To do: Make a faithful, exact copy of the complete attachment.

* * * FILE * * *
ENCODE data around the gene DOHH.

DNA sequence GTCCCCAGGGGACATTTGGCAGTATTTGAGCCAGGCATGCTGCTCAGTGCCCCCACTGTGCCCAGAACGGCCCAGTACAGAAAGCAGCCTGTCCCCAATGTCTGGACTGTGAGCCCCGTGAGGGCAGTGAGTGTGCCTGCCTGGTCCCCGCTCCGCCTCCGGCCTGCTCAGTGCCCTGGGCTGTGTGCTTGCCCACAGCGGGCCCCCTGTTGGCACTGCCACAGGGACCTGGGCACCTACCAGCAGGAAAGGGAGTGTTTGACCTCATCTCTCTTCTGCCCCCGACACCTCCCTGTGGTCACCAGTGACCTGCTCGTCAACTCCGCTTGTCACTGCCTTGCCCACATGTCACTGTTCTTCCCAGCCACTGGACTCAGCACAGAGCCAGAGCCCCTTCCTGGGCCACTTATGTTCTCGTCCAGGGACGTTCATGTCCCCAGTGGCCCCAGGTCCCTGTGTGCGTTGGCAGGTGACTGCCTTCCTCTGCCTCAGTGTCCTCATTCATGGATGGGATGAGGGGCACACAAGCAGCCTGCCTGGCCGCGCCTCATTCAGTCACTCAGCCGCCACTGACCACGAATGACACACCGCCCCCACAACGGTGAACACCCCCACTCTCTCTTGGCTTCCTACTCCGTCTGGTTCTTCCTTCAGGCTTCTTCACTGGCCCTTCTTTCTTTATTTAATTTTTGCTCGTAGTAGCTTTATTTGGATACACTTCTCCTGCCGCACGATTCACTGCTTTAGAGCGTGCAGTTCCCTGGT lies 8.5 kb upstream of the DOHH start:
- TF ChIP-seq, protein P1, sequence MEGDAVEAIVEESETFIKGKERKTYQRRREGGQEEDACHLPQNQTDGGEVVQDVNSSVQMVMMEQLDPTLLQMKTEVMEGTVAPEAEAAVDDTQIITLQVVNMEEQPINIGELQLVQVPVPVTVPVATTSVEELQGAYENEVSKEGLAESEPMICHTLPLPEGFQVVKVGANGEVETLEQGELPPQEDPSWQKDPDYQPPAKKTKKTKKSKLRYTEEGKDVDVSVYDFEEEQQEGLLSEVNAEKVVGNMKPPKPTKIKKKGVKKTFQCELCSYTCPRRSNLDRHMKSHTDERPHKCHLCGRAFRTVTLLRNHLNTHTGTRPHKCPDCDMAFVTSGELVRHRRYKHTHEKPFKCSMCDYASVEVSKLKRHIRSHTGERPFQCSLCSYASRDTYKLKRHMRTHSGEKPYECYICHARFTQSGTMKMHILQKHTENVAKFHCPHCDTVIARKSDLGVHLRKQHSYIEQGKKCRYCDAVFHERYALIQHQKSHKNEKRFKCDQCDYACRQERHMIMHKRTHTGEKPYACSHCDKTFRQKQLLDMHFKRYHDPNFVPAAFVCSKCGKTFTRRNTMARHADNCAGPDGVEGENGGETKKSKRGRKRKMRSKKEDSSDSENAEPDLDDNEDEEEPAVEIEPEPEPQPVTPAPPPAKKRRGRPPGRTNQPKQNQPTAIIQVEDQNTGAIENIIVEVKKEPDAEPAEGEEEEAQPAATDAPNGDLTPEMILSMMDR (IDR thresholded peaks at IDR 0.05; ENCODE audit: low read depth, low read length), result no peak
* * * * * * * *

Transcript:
ENCODE data around the gene DOHH.

DNA sequence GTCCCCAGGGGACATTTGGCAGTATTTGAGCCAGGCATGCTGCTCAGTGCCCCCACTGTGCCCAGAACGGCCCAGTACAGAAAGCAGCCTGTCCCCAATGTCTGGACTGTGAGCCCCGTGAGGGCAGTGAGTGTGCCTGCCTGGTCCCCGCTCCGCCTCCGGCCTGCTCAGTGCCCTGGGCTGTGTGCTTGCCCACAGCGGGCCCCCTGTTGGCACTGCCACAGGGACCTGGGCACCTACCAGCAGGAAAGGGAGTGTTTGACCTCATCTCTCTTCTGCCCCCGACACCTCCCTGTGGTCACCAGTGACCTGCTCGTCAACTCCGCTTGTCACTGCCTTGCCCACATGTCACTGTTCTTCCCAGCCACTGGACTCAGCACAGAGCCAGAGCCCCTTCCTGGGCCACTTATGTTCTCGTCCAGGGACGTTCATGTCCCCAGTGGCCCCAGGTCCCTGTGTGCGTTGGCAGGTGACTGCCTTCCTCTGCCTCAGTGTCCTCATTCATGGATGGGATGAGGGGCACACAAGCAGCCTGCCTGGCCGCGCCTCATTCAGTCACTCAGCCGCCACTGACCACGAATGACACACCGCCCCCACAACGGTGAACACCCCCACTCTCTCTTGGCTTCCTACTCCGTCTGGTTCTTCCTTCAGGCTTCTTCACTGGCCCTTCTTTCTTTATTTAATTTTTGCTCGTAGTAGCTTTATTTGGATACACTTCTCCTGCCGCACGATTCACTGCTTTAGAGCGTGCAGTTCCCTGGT lies 8.5 kb upstream of the DOHH start:
- TF ChIP-seq, protein P1, sequence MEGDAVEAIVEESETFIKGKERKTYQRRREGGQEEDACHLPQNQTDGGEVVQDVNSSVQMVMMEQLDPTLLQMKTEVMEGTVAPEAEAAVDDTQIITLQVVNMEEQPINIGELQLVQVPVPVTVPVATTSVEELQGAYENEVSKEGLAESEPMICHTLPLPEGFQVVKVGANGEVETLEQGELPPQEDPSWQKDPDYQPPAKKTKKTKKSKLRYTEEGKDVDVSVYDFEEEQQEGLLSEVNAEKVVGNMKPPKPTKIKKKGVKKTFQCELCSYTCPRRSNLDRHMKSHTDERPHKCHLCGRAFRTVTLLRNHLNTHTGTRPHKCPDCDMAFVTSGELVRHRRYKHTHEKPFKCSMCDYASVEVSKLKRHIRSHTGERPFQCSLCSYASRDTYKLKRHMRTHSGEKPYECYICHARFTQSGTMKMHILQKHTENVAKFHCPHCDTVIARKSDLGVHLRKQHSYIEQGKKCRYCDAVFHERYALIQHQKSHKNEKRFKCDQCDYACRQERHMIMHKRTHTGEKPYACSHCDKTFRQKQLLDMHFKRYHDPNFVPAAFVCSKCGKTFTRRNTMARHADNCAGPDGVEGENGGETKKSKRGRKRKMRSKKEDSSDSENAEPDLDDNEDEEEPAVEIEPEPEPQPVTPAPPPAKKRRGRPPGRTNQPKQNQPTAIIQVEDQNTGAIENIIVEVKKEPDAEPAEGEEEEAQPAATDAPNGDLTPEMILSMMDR (IDR thresholded peaks at IDR 0.05; ENCODE audit: low read depth, low read length), result no peak